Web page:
I hope you can verify or debunk two facts about Belleville I came across on the Web: Did Belleville have the first library and first brewery in Illinois? -- Jim Klenn, of Belleville
You might want to pop the tab on a cold, frosty one (from a more modern brewery, of course), because this gets a little messy. I don't want to pull a Clinton on you, but the answers may depend on how you define "first" and "Illinois." And even then there's some uncertainty.
If you're looking for the state's oldest continuous library still in operation, Belleville is likely the title holder.
In 1836, residents were clamoring to read Jared Sparks' "The Life of George Washington." But even volume one of this multivolume work cost $21, a hefty sum back then and out of reach for many. However, they figured that if they pooled their resources, they might gradually acquire a collection of books that could be made available to all.
So, on June 26, 1836, a group of educated German immigrants, whom we now call our "Latin farmers," decided to donate their books and house them in a place accessible to the public. At his farm three weeks later, Anton Schott and 15 others formed the German Library Society of St. Clair County, according to a history compiled in 1936 by former librarian Bella Steuernagel.
Each founder coughed up $3 to get the library off the ground. By the end of the first year, they also had donated 346 books, most in German. Schott was appointed librarian, and the collection was kept at his home.
By 1853, there were nearly 2,000 books, and the collection was moved to the Odd Fellows Hall in Belleville to make it more convenient. Seven years later, the library society merged with the Belleville Saengerbund to expand even more.
By 1883, residents were able to choose from 7,000 books. Noted educator Henry Raab had started allowing children to exchange books from 10 to 11 on Sunday mornings. Even women were allowed membership starting in 1873.
Finally, on Feb. 5, 1883, the City Council voted to acquire the collection and levy a small tax for its upkeep. In 1916, the current Carnegie Library building was dedicated. So, just as the Belleville Philharmonic claims to be the nation's second-oldest orchestra in continuous existence, Belleville appears to have the state's oldest library.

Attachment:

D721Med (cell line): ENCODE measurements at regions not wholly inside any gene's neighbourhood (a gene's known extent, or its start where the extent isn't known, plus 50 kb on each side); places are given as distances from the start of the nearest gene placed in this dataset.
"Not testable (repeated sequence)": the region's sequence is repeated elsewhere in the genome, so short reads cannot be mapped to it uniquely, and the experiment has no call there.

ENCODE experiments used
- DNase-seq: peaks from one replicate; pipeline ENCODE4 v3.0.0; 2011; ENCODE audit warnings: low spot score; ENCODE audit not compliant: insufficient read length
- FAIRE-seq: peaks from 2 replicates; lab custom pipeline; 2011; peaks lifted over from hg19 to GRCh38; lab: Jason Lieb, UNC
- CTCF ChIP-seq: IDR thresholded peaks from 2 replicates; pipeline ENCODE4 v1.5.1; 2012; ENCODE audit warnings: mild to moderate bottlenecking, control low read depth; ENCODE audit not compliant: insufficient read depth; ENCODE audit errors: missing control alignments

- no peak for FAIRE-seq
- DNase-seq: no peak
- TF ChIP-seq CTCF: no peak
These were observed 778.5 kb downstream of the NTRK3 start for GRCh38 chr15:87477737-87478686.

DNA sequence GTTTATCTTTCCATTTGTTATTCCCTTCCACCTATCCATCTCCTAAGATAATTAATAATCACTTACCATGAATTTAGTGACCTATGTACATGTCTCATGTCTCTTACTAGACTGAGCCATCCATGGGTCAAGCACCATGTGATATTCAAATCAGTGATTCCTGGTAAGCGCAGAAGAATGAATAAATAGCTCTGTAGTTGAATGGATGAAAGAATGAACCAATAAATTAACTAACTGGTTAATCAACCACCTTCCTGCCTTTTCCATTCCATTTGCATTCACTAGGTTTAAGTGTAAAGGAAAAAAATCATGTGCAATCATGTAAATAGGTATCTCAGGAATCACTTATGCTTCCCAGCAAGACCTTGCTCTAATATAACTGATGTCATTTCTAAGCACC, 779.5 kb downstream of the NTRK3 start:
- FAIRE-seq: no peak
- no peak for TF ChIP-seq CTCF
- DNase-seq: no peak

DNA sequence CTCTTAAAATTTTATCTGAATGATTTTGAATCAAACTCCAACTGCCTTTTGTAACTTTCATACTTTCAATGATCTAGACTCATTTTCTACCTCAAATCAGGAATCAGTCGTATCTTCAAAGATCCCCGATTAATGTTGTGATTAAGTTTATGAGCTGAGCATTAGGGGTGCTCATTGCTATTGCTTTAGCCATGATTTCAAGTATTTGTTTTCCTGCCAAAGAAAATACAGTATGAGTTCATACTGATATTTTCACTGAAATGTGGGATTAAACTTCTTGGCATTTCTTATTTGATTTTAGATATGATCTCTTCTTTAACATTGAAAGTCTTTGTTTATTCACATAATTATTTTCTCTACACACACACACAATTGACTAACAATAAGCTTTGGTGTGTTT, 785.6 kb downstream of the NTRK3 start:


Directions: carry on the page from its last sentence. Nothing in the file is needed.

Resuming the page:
But first library? Possibly not. Edwardsville says it had a free public library as early as 1819, the year after Illinois became a state and 17 years before the Belleville library society formed. It was chartered in 1823 and consisted of 121 items and a single librarian, John H. Randle. The original book catalog of this library has been preserved and is still viewable today, according to www.edwardsvillelibrary.org.
However, this library lasted only a short time, forcing "a group of dedicated women" to preserve the collection by moving it to various locations around the city. The library finally was rechartered in 1879 and moved into its new Carnegie home in 1906. But even then, the collection consisted of only 600 books and a membership was 10 cents a month.
So, as I said, it depends how you want to define "first" -- and even then it's a bit iffy. In researching the Belleville library for its 175th anniversary back in 2011, Belleville historian Bob Brunkow found that there were "plenty" of other libraries in Belleville before 1836, but they all disappeared. So the city probably should hang its hat on "continuous." (If you were wondering, the Chicago library did not get rolling until immediately after the great fire of 1871.)
Tracing the first brewery also might lead you to drink. In 1844, the Belleville Daily Advocate reported that an F. Fleischbein had opened the first brewery in Belleville in 1829.
"There is (now) an extensive brewery which supplies the public with all kinds of beer, from London Stout down to mere colored water," the paper noted on Sept. 19, 1844.
Decades later, the Advocate claimed that his was the first brewery in Illinois, Brunkow said. (A history of Chicago says the Windy City's first brewery wasn't established until 1833.)
"I have not researched either claim," Brunkow told me. "I simply note that if the date is accurate, the brewery came into existence before the great German migration."
But if you're talking about the area's entire history, Fleischbein was a Johann-come-lately. According to numerous brewing histories, after the Jesuits moved into Kaskaskia in the early 1700s, they established the first brewery outside the original 13 colonies. It's a fact George Washington Smith notes in his "A History of Southern Illinois," a three-volume set published in 1912:
"The Jesuits were suppressed in France in 1764 and in 1766 their plantation, brewery and cattle in Kaskaskia were all sold by the French government ... The public buildings evidently became the headquarters of the British army when it moved from Fort Chartres in 1772."
How did vitamin K get its name?
Send your questions to Roger Schlueter, Belleville News-Democrat, 120 S. Illinois St., P.O. Box 427, Belleville, IL 62222-0427 or email@example.com or call 618-239-2465.